Antitrust Litigation: Cartel Damages also in Case of Exchange of Information


published on 22 February 2023 | reading time approx. 3 minutes

Antitrust violations among competitors can regularly result in cartel damages claims from potentially harmed customers in addition to high fines of up to 10 percent of the annual group turnover. In recent years, cartel damages law in Germany – also under the influence of the EU Cartel Damages Directive – has become increasingly plaintiff-friendly and litigation has increased. At the end of 2022, in the "Schlecker ruling", the Federal Court of Justice (BGH) ruled on the presumption of damage in the case of illicit information exchange and thus clarified another question of interpretation in a rather plaintiff-friendly manner. This article summarises the main findings.

Laws encourage cartel damages claims

The German Act Against Restraints of Competition (GWB) contains various provisions that simplify the enforce­ment of cartel damages claims for cartel victims. Among other things, under Sec. 33a (2) GWB there is a rebuttable presumption that a cartel results in harm and that legal transactions with cartel participants that fall within the scope of a cartel in terms of product type, time period and geographic area were covered by that cartel. Damaged parties do not have to prove the cartel violation in damages proceedings but can rely on the binding effect of the cartel authority's decision (Sec. 33b GWB), to which they have facilitated access. Furthermore, they even have a claim to the surrender of evidence (Sec. 33g GWB) and benefit from long limitation periods (Sec. 33h GWB). In addition, the injured parties can claim damages from any of the cartel participants, not only from their own contracting party, due to joint and several liability (Sec. 33d GWB).

Plaintiff-friendly case law

In recent years, the ECJ and the BGH have clarified various questions of interpretation in cartel damages, often to the advantage of the plaintiffs. A few examples: The ECJ recently questioned the knowledge-independent limitation of the cartel infringement, as it also exists in German law, and assumed a late point in time for the knowledge triggering the limitation, namely the publication of the decision imposing the fine (truck cartel). In the rail cartel, the BGH confirmed, among other things, liquidated damages and recognised damages also in the case of indirect purchasers. In a cartelised market, according to the BGH, cartel damages are even possible when purchasing goods from competitors not participating in the cartel (so-called cartel outsiders).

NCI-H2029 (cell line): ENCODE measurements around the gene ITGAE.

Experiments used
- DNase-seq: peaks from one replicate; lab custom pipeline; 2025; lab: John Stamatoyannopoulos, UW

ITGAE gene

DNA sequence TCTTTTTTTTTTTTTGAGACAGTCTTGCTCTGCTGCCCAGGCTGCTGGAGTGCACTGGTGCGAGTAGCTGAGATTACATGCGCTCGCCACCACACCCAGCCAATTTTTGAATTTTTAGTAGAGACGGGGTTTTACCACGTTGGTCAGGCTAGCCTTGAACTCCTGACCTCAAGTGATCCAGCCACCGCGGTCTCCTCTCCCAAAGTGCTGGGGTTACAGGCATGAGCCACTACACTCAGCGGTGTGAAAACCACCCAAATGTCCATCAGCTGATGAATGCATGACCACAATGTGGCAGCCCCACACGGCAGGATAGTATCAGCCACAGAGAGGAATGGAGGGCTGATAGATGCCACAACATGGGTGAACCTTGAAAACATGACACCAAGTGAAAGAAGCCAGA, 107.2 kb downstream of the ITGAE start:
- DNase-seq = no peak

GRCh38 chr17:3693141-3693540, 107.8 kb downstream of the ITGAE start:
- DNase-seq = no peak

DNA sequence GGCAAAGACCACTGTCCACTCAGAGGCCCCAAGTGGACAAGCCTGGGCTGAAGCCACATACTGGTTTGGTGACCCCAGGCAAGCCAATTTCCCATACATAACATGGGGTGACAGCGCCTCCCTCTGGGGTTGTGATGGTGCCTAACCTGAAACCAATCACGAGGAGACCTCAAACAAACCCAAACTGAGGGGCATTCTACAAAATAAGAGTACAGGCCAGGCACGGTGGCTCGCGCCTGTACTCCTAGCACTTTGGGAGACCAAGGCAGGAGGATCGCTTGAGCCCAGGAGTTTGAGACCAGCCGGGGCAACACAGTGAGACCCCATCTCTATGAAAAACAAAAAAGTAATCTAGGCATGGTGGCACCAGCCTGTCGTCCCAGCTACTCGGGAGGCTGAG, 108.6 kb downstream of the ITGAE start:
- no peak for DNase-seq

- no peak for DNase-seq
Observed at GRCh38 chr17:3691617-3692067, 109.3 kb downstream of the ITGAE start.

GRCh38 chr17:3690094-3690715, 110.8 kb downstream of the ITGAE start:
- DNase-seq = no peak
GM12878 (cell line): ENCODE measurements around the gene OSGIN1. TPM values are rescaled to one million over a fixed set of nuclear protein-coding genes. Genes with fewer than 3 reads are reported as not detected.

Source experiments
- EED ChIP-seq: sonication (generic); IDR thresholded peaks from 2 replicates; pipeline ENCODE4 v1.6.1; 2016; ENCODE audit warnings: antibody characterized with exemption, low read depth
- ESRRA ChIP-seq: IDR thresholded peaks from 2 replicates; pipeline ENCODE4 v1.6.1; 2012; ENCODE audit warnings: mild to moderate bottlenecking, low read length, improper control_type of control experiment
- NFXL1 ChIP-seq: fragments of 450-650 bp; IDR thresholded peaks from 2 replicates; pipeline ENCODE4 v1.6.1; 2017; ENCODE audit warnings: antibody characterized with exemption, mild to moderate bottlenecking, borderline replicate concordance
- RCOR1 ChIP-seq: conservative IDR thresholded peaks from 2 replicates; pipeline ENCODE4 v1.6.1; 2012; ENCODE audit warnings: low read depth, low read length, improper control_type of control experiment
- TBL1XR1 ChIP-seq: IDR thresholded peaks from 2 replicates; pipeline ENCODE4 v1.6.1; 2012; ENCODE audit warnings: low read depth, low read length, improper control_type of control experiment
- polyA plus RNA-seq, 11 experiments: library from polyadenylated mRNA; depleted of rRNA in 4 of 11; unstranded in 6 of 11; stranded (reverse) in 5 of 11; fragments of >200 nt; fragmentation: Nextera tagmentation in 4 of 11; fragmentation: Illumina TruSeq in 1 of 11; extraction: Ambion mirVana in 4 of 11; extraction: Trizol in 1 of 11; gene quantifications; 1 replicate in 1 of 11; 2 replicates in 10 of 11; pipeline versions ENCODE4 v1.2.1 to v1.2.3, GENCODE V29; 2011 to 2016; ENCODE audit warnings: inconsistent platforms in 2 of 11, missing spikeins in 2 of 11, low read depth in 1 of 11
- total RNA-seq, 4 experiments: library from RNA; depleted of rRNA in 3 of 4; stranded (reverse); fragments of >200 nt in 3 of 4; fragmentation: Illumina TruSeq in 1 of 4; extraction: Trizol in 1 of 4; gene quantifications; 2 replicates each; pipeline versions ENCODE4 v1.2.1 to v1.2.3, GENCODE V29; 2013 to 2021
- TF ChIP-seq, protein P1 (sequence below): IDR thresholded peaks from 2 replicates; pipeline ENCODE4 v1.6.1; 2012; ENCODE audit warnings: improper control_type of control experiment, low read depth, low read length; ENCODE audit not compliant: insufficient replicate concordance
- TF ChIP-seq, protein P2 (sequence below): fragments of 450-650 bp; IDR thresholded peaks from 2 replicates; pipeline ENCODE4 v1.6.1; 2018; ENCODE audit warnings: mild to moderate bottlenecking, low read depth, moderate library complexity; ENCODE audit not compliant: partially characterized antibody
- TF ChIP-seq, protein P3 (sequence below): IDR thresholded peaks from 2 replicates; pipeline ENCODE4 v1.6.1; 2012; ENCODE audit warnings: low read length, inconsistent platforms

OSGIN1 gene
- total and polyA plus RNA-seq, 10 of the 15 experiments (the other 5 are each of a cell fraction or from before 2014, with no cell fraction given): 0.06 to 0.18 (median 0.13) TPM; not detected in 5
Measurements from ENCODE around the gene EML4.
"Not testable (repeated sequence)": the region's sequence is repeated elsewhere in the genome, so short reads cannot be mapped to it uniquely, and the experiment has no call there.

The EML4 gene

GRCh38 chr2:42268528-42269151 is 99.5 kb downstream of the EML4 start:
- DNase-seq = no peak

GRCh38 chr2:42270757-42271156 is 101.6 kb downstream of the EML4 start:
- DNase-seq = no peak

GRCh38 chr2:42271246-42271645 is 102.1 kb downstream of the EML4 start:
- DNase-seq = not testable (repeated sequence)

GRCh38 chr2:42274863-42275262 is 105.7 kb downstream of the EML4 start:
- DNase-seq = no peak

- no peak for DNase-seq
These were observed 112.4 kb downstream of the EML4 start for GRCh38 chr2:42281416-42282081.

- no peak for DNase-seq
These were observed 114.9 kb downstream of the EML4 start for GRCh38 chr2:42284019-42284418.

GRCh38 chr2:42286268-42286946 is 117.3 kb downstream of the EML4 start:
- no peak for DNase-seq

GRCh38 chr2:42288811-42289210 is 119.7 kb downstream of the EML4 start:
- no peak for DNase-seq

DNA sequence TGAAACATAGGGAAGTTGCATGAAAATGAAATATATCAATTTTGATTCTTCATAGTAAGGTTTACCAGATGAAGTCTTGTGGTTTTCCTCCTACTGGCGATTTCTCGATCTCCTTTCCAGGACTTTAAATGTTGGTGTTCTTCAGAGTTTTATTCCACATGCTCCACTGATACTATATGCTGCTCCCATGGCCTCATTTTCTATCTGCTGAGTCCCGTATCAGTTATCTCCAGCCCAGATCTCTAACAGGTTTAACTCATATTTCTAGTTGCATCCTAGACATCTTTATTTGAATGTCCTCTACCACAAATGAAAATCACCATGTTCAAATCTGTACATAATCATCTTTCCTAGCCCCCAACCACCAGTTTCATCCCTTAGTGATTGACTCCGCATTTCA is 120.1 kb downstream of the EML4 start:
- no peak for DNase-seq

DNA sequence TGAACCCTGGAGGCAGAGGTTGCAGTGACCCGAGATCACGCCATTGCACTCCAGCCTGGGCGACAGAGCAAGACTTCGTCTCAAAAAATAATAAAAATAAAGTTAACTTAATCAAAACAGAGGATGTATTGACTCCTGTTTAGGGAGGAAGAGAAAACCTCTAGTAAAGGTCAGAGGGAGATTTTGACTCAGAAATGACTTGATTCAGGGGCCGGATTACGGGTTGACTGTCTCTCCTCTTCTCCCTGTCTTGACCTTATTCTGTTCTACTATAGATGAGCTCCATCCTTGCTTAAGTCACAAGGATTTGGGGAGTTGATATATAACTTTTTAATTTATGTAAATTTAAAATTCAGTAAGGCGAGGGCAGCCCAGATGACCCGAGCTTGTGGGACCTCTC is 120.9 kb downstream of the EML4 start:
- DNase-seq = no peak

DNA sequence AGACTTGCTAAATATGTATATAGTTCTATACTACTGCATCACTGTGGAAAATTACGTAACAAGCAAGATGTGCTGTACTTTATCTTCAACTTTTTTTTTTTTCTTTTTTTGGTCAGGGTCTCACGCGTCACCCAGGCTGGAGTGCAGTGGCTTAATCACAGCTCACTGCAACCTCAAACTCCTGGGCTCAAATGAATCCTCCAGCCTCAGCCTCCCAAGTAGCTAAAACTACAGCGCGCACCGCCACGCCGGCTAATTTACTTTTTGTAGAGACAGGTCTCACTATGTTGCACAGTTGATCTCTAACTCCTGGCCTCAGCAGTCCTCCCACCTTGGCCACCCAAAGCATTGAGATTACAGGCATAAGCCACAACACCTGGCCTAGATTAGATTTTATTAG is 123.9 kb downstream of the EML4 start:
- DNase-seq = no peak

In addition, the BGH has stated that in cartel damages proceedings there is a presumption that price, territorial and quota cartels lead to cartel-related price increases. Although this does not result in prima facie evidence or a reversal of the burden of proof, the presumption is an important indication, which must be taken into account by the judge in the context of an overall assessment when determining damages.

The Schlecker ruling

In its Schlecker ruling (KZR 42/20), the BGH continued the above-mentioned case law on the presumption of damage. It ruled that there is (also) a high probability and thus a presumption that the exchange of information on prices leads to higher prices due to the cartel. This does not absolve the plaintiffs from having to make a substantiated case for cartel damages. However, the defendant cartelists will probably have to prove in future that the obtained price information had no influence on their own market behaviour. So far, some courts of instance have been reluctant to find damages after an exchange of information in violation of cartel law, es­pecially in the drugstore cartel and the truck cartel. This will presumably change in the future.

Since the ruling was still issued under the old legal situation, the BGH has not yet decided whether the ex­change of information on prices will in future also fall under the presumption of damage under Sec. 33a (2) GWB. The better arguments certainly speak in favour.

The following aspect is interesting for compliance practice. In the Schlecker ruling, the BGH explicitly pointed out (as did the Federal Cartel Office) that even a single participation in a meeting of a working group at which competitively sensitive information is exchanged is sufficient to cause an anti-competitive outcome.


If companies become aware that there have been cartel agreements at upstream market levels and, in partic­ular, fine proceedings by a cartel authority, they should check whether claims for damages can be enforced. Managing directors are even obliged to do so. The plaintiff-friendly legal regulations and a tendency towards plaintiff-friendly case law of the BGH considerably simplify the enforcement of such claims. Due to the long statute of limitations and its plaintiff-friendly interpretation, enforcement is often possible years or even de­cades later. The Schlecker ruling of the BGH shows that cartel damages can be recognised by the courts not only in the case of price fixing or territorial and quota cartels, but also in the case of an exchange of (price) information in violation of cartel law. Cartel-related price surcharges of 10 percent and more are not uncom­mon, so that it can be worthwhile to enforce claims.

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